The truth of the matter is that the rumors are largely accurate, but they tell only a little about the strange and terrible place that is Madling Island.
Madling Island, Some Facts:
The island exists inside a time-space depression (TSD, henceforth); it actually occupies far more land area than it appears to from a distance. Although, at less than a kilometer away, the Island appears to be roughly 15 km from end to end, it is in truth, roughly 10 times as long. Furthermore, time flows differently there; for each day that passes on the island and in its immediate environs, a month passes in the outer world. Obviously, there is no missing the change in physical scale as one approaches the island; however, individuals within the TSD cannot detect the temporal aberration, as the day-night cycle is absent therein, replaced by an endless, brooding and blood-red twilight, punctuated only by the pulsating sullen glow of Godmount.
It is possible that a careful observer from outside the TSD might notice a dull flickering over the island, the cause of which would be difficult to ascertain.
The cause or causes of these strange conditions are poorly understood, although it is likely that the powerful reality warping magic utilized in the creation of entire armies of Skeletal Warriors- and the many other experiments and activities that took place on the island may have been among the causative factors
Origninally presented July 7th 2011, over the next few weeks I'll be fleshing out Madling Isle with new content and old. I rather like this old map though.
Wednesday, August 23, 2017
Above: the ghost takes on new flesh!
(It was my intent to post the complete map, but I lost a day due to stuff...)
This blog is haunted by the ghost of unfinished projects past and future. The time has come to finish some stuff.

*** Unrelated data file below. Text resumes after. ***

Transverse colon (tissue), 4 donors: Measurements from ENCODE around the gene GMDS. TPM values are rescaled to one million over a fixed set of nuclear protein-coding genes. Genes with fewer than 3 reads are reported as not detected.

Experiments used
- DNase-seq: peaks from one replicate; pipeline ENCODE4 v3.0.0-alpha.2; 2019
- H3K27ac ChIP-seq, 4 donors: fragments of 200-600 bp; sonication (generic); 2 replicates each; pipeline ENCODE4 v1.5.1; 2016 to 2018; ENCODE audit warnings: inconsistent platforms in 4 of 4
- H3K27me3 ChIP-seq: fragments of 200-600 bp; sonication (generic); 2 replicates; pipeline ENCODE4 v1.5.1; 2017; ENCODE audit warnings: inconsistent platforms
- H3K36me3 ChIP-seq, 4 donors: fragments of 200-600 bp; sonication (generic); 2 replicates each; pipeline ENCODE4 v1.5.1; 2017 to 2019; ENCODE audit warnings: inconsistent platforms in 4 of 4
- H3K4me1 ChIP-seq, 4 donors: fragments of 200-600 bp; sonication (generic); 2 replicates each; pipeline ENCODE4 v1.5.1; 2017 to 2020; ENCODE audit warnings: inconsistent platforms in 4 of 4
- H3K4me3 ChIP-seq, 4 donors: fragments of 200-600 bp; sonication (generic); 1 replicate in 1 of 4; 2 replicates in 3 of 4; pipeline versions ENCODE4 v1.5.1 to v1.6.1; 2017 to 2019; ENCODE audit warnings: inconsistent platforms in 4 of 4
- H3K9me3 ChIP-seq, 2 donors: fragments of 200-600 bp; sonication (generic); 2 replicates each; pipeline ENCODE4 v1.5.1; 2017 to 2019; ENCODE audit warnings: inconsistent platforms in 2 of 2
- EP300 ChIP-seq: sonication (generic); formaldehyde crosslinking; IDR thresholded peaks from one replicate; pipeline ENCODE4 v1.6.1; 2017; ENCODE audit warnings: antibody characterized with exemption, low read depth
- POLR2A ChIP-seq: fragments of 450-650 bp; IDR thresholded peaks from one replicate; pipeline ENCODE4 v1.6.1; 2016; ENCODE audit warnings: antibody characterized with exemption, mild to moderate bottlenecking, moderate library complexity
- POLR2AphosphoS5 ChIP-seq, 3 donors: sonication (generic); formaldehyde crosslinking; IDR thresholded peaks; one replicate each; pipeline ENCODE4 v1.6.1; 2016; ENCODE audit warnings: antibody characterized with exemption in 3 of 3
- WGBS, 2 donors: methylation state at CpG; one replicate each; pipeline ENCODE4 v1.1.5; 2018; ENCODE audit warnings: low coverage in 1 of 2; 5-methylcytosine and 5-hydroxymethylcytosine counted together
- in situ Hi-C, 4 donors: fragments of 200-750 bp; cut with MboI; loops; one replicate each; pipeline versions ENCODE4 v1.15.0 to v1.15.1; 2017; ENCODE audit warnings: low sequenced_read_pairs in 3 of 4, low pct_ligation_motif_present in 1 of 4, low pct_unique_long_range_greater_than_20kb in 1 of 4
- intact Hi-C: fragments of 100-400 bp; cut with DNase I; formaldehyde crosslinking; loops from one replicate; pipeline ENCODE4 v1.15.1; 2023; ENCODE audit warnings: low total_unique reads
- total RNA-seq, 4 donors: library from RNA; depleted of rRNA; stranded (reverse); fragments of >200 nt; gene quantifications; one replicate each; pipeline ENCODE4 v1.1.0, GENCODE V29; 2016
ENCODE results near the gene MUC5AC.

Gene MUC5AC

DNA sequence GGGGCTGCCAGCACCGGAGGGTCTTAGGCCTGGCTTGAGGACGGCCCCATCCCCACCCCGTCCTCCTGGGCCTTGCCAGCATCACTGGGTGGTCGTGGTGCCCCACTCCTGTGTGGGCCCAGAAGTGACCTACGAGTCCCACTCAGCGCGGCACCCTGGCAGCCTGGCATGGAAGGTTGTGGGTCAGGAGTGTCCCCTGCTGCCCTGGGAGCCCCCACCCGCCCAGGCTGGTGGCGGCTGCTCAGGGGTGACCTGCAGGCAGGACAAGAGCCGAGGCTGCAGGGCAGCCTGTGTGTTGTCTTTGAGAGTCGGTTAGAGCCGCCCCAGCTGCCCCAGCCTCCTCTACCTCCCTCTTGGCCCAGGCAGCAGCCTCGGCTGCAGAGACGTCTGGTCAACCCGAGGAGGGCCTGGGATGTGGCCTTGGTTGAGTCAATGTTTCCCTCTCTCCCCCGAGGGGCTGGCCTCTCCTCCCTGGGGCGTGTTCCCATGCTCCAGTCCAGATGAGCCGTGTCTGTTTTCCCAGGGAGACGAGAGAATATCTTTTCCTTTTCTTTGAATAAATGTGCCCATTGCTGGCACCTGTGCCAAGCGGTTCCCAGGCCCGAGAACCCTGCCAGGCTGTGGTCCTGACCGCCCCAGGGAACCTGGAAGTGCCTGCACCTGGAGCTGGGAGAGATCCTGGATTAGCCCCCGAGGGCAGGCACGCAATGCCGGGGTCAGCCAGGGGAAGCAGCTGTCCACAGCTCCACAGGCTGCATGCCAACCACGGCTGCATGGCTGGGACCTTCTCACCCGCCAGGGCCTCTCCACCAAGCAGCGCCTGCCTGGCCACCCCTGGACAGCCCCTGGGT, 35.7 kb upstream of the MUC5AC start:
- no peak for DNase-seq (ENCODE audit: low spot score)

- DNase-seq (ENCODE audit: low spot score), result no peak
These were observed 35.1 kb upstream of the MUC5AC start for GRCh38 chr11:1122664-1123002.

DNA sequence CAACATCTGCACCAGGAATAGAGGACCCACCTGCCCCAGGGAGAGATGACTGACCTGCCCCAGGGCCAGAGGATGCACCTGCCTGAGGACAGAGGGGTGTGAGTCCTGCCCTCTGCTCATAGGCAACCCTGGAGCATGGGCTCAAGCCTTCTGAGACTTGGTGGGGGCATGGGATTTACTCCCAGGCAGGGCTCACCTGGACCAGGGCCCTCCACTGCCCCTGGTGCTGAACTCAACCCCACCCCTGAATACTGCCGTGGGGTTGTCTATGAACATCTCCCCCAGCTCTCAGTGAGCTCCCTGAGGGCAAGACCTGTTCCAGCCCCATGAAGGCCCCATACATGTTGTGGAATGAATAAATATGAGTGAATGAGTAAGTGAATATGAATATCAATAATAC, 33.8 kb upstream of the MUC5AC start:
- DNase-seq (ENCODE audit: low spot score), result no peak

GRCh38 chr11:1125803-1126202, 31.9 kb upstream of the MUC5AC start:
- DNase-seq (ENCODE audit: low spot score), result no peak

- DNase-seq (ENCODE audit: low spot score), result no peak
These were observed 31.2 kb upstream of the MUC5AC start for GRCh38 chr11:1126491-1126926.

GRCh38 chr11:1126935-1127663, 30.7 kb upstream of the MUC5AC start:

Haunted Island, however, is 100% written and playtested. Sadly, it has art and maps that date back to 2014 all of which must be redone. Last year I tried to get it together for holloween, but Mars and Cosmic Tales intruded on it -and one another, as well. This year, I am going to try again, and if I'm not done not by Holloween perhaps we'll come ashore on Madman's Beach and have an ill advised look at the Asylum at Gorngard not too long after.
An excerpt regarding the Asylum's most famous resident:
Five years ago, wealthy, well regarded and eager to earn a knighthood, Captain Lazlo Bismarck embarked on an expedition, aboard the Starlight, to the Polar Regions to the far south- the supposed location of the lost city of Mu. Eighteen months later, a merchant cog found Starlight adrift several days south of Hefód. Bismarck, the sole survivor of the expedition, returned to Stoker in disgrace. Worse yet, a savage madness seized him in the days that followed, and he embarked on a rampage of lethal violence. The spree came to an end when he was subdued and apprehended in a slum tenement of Stoker, the bodies of his final victims strewn limp around him.
In the trial that followed, unexpected facts came to light. The crew of Starlight had indeed found the ruins of Mu, where they endured a strange and violent adventure, culminating with the discovery, at the center of the ruins, of a cluster of giant statuary of an unwholesome and extraterrestrial design. The sight of the statues drove most of the crew mad, filling their brains with unbearable silent noise, overwhelming their nervous systems with an alien tone. Violence ensued, and only Bismarck and two others escaped the island with their lives. In time, though, the alien tone overcame even them and homicidal madness took hold. In the end, Bismarck, last of all to succumb, found himself delivered unto civilization alone and a prisoner within his own skull, forced to watch as the alien tone drove his physical self to acts of violent cruelty and evil.
Once these shocking facts became established, the judge called for an extended recess and summoned experts in possession and demonology. Through the effort of the legendary Witch-Finder, Sirus Moth, the alien tone was exorcised and Bismarck’s volition restored...
But that was not the end of it...
NEXT WEDNESDAY- Some Maps and perhaps critter.
TOMORROW- I Return to the Ruinlands, the first setting I ever worked on here!